Hi. My father was diagnosed with Stage III colon cancer a few months ago. He has since had a fairly large tumour and 18 inches of his intestine removed. Small traces of cancer were detected by microscope in one of his lymph nodes. He has been told that if he does not enter a chemotherapy program that there is a 40% chance of the cancer returning.
His current chemotherapy regimen includes 5 days straight of treatment, three weeks off, then 5 more days, for a total of six months. However, his side effects are so debilitating that he is considering ceasing his treatment program. Obviously, my family and I are very concerned about what he is considering and are trying to encourage him to have his chemo once a week, every week, for the remaining four months of his program.
Has anyone here changed their regimen from five days to once a week, and if so, did you notice a reduction in the severity of your side effects?
I am sorry you have had no responses to your question and I cannot offer much advice myself. However, my husband has just had surgery for rectal cancer stage 111 and my impression from his oncologist is that once he starts chemotherapy, his reaction and tolerance to it will be monitored and treatment will be adapted according to this monitoring.
It must be so hard on you and your family but I would speak to his oncologist to see if the regimen could be adapted or some medication given to help him feel better.
It seems that people react to chemo very differently as I know 3 people who have sailed through and been able to work full time. It is encouraging but, as I say, every one is different. I hope you get some more helpful advice.
Husband dx July 2003, advanced rectal cancer stage 111C; myself dx July 2006 indolent lymphoma; husband dx February 2010, stage 2 prostate cancer.
I was 45 when I was in chemo with exactly the treatment regimen that you describe your father as receiving(5FU and leukavorin(sp?))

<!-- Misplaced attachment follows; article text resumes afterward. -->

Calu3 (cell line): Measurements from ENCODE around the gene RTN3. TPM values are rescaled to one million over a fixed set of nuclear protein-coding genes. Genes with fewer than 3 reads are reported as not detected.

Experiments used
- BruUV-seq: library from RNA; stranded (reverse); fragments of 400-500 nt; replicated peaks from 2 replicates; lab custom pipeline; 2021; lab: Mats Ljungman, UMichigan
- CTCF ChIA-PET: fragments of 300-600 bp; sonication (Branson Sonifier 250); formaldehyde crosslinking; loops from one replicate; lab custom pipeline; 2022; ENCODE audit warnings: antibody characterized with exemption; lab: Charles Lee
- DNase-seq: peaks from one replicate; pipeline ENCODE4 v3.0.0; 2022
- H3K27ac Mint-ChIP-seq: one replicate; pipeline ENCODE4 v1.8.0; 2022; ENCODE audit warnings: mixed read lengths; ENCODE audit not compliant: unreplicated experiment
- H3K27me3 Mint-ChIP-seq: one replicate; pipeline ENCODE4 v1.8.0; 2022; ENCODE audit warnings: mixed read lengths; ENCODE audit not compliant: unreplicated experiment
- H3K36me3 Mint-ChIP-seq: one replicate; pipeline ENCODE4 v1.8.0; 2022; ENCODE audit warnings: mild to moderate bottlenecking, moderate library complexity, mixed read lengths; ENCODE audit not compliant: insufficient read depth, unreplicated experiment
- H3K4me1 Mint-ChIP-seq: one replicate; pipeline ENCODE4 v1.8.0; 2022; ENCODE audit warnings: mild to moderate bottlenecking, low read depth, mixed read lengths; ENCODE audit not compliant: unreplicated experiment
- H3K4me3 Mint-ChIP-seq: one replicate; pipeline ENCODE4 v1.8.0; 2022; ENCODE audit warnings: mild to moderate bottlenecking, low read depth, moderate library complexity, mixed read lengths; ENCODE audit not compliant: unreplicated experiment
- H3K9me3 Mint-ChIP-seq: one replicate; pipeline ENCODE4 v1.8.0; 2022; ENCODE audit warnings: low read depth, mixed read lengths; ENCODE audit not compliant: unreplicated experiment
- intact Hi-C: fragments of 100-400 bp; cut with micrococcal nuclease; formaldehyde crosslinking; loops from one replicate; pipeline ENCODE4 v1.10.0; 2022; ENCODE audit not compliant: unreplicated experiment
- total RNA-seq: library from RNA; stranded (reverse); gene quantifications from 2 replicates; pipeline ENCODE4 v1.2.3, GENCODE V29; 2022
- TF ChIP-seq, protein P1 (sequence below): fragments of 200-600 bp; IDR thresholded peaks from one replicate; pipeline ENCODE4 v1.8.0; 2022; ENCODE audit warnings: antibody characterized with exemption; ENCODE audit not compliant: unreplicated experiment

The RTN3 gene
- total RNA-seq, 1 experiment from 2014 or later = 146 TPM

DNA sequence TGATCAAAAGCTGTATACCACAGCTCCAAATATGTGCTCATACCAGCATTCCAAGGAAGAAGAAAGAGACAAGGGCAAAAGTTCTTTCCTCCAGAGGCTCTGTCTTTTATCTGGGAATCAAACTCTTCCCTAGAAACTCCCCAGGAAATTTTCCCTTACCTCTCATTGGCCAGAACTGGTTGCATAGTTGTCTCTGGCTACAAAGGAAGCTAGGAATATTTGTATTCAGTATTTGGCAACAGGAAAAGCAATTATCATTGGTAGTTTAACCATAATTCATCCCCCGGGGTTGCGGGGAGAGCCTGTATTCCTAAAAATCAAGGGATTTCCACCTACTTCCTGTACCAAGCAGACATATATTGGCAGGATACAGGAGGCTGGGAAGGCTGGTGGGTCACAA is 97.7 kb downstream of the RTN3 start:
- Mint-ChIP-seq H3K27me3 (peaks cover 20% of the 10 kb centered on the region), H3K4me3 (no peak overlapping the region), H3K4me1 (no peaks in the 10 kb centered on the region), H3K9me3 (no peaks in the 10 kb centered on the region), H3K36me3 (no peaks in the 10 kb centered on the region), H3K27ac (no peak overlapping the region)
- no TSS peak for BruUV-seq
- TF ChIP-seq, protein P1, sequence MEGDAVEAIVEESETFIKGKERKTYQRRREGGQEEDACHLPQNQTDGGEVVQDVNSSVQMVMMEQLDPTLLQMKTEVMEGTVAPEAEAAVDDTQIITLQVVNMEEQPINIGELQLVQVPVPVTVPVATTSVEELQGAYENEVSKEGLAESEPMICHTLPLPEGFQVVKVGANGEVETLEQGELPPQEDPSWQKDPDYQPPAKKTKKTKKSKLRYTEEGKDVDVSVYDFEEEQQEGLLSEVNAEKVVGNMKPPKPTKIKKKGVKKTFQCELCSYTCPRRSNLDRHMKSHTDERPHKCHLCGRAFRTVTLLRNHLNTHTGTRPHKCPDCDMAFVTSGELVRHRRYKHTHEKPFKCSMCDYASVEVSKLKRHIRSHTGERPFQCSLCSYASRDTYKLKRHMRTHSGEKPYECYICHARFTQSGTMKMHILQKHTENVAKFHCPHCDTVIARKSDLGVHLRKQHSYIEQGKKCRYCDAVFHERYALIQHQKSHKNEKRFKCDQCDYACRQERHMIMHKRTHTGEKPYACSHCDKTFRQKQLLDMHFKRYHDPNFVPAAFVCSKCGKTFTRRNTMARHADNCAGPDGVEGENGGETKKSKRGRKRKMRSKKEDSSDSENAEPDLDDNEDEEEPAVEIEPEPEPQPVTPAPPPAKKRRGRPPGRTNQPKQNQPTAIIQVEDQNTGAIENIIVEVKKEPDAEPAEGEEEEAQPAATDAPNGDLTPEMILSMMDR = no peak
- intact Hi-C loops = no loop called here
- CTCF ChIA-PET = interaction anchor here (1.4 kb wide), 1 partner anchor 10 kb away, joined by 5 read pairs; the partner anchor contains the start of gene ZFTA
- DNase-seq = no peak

Ask about a drug called maxeran. They gave me it to combat the weakness and fatique. Immodium(generic is a LOT cheaper and can be prescribed by the doc) for diareha and another for dypepsia(heartburn) as well as a special mouthwash for mouth sores. Does he suck on ice during the treatments? It helps keep the chemo away from the mouth area and reduces sores.
I got tonsilitis during chemo due to the immune deficiency. He should wash his hands a lot to combat infections.
They postponed one round of chemo(the whole week) for one week due to my red blood cell count being too low. I was dissapointed since that meant the time would extend one week past the normal 6 months.
I usually felt OK the week before the next round and arranged to do the things that needed doing at that time.
It has now been 2 1/2 years since my operation and I feel fine. My heart goes out to your father and I wish him all the best. It is a very tough slog but it will end and life will return to normal.
I just finished 6 months of chemo (CPT11,5FU,Leuc.)for stage 4 colon cancer.I was also on (ALVAC) a clinical trial vaccine. My schedule was once a week every other week. My side effects were mild (diarrhea,nausea and sore mouth). The fatigue was the most annoying. I was told this schedule was just as effective but the side effects wouldn't be as severe. I had 4 tumors on my liver now I only have 1 and it's 1/2 cm so it must be true. The dr. in my home town was going to give me chemo every day for 3 weeks straight then 1 week off. But thank God there is a large cancer center 60 miles from my house. My new dr. told me he was not going to kill me with chemo. I think it has made all the difference in the world on how well I have went through treatment. Talk to the dr. because they can change the schedule. Good Luck!
Well, to anyone else going through this: my father started his once-a-week treatment on Monday of this week, and (knock on wood) he's had no mouth ulcers to speak of at this point. The fatigue is there, but it's nowhere near as severe. In fact, he was out raking leaves the very next morning! I gave him jaydees advice about chewing the ice during his treatment, and that may have something to do with it, of course ... we're all just hoping that this is a regimen that he can stick with ... chemo makes for decent insurance and he's far too young to succumb to cancer.
Thank you to everyone for your replies and kind words. This has been a scary time for my family, but hopefully the worst is behind us now.